|search in JAR files [message #297119]
||Mon, 09 January 2006 15:24
Originally posted by: wile.e.coyote1.gmail.com|
When doing a search using the eclipse, the system is doing the search in
all the java files I have in my workspace but does not do a search in the
classes I have in the JARs I have in my workspace.
Is there a way to make the eclipse do such a search?
I tried few ways, I mark the needed term in one of the files and then
CTRL+shift+G (search in reference workspace), or CTRL+ALT+H (search call
hierarchy), but the term is not found.
The other way around to find the declartion is doing a search in jar.
Can you please assist?
|Re: search in JAR files [message #297149 is a reply to message #297119]
||Mon, 09 January 2006 23:53
Originally posted by: eclipse3.rizzoweb.com|
wile coyote wrote:
> When doing a search using the eclipse, the system is doing the search in
> all the java files I have in my workspace but does not do a search in
> the classes I have in the JARs I have in my workspace.
> Is there a way to make the eclipse do such a search?
> I tried few ways, I mark the needed term in one of the files and then
> CTRL+shift+G (search in reference workspace), or CTRL+ALT+H (search call
> hierarchy), but the term is not found.
> The other way around to find the declartion is doing a search in jar.
> Can you please assist?
What are you searching for? If it is a Java element (such as class,
method, instance variable, etc.) then you can use the Java search (a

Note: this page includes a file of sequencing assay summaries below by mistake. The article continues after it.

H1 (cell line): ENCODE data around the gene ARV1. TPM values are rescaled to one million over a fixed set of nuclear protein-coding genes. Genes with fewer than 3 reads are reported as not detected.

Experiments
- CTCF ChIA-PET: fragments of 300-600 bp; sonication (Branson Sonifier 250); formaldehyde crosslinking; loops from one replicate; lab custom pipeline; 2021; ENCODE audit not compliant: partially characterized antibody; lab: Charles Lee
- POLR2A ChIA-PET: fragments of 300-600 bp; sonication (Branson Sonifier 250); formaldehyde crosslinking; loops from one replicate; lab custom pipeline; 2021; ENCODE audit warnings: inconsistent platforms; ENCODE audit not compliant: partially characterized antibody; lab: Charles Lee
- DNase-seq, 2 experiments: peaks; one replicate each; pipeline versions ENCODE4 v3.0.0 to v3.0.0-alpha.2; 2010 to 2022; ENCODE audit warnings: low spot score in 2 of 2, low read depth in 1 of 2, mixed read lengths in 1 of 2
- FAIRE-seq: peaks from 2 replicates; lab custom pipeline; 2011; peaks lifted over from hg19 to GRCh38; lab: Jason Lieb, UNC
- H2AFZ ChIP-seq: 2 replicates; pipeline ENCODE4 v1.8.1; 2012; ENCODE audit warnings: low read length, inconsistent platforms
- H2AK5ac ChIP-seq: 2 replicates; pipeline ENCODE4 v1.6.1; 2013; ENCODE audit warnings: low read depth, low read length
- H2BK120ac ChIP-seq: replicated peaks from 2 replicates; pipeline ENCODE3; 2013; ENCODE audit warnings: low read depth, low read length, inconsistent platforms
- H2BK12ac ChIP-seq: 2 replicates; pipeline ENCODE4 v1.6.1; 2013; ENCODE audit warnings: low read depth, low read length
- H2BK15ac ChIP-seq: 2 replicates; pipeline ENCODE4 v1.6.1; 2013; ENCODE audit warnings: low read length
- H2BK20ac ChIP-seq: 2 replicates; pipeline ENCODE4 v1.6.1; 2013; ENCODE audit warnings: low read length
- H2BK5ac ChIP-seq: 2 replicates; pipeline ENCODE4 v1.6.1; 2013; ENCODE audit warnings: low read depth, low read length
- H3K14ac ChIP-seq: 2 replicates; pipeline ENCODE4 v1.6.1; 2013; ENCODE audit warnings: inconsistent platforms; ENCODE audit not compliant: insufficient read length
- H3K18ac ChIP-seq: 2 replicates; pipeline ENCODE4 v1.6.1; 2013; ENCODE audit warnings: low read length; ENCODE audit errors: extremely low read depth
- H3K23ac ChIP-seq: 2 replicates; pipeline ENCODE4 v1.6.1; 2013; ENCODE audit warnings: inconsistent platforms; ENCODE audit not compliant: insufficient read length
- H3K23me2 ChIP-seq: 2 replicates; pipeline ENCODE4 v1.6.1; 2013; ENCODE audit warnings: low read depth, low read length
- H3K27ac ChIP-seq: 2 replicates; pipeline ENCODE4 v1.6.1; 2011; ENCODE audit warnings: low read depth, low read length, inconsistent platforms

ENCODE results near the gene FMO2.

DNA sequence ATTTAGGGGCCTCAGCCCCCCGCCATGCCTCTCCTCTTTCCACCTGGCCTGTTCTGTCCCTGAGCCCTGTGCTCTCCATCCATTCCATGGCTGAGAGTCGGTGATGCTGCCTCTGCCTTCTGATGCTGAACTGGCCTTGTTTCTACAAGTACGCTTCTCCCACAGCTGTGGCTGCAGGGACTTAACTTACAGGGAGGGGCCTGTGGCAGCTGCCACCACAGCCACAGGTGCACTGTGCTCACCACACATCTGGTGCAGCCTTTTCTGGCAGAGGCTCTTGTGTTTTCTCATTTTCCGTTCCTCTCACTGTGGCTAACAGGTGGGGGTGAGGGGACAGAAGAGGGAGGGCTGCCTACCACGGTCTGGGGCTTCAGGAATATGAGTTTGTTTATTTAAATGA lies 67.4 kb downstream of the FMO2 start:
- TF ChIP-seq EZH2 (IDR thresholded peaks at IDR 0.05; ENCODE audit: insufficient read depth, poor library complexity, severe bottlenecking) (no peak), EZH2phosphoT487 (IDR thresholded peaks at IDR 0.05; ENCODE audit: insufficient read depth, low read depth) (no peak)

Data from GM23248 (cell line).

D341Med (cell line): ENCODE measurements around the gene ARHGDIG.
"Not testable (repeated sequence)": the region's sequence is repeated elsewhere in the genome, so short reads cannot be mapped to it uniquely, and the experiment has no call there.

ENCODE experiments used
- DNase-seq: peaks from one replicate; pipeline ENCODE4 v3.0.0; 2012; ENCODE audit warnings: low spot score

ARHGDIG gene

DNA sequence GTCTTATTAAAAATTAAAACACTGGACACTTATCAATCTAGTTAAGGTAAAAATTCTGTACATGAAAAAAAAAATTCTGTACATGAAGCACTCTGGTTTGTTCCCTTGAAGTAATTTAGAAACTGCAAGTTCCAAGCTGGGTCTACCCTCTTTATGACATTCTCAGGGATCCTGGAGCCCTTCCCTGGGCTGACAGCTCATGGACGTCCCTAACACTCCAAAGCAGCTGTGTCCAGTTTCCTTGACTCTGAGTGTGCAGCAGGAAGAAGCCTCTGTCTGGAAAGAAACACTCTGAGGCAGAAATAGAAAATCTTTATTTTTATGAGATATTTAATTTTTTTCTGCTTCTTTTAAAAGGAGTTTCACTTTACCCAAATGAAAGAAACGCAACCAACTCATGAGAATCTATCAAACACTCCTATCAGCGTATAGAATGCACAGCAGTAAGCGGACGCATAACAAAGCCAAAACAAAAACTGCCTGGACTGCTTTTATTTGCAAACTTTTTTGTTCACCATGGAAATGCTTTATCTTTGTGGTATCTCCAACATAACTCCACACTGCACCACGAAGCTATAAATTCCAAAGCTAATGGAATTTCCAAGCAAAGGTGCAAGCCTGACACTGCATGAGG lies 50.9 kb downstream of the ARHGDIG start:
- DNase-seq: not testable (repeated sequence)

different tab on the Search dialog from plain text search) to find
declarations of it or reference to it. F3 is often good enough, though -
just put cursor on the class/method/variable and hit F3 to navigate to
its declaration. Or right-click and choose References... or Declarations...
Note that all of these will only search what is on the project
classpaths in your workspace, so if you're looking for something that is
in a JAR that is not included in any of your projects' classpath, it
wont' find it.
|Re: search in JAR files [message #297165 is a reply to message #297155]
||Tue, 10 January 2006 11:56
Originally posted by: automatic.javalobby.org|
You should find the constant, then right-click on it and do 'Search -> References -> Workspace'.
As long as it's the same Jar file, then it should find it in the other workspaces. However, if you've duplicated the Jar by copying it into each project, then it might assume that the Jars are different and not find it outside of that project. (There's a small possibility that it will only find it in the current project, too, because it's set up as a library rather than compiled code.)
Another way of finding this is to do one of these;
1) Using the code warnings, make sure that any non-static references are converted to static references (I'm assuming that your constant is static). So MY_CONSTANT gets replaced to TheClass.MY_CONSTANT. Then it's just a simple text search to find out where it's being referenced. (Assuming you've got version control, you can make the change even if you don't want it, by checking out a new copy of your code into a temporary workspace. If you've got a lot of projects, the Multiple Project Import is a timesaver..)
2) Recompile the class but temporarily change the constant to 'private'. Re-build the Jar that is being used with the new 'private' constant in, and then do a workspace build. You'll get a bunch of compile-time errors where you reference this constant.
As an aside, being destructive in Eclipse is actually quite helpful sometimes. I've found that 'kill a method' (e.g. commenting it out) is a much faster way of finding who uses a method than doing a search, because the build process knows the dependencies and only rebuilds those. Of course, you need to make sure that you can do a 'restore from version control system' (or, if you're poor and can't afford even a free one like SubVersion or CVS, use the 'restore from local history').
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